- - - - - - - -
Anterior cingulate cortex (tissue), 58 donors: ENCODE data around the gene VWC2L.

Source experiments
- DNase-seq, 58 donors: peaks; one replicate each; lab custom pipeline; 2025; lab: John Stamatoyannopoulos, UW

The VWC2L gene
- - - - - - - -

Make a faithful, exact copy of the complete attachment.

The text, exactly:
Anterior cingulate cortex (tissue), 58 donors: ENCODE data around the gene VWC2L.

Source experiments
- DNase-seq, 58 donors: peaks; one replicate each; lab custom pipeline; 2025; lab: John Stamatoyannopoulos, UW

The VWC2L gene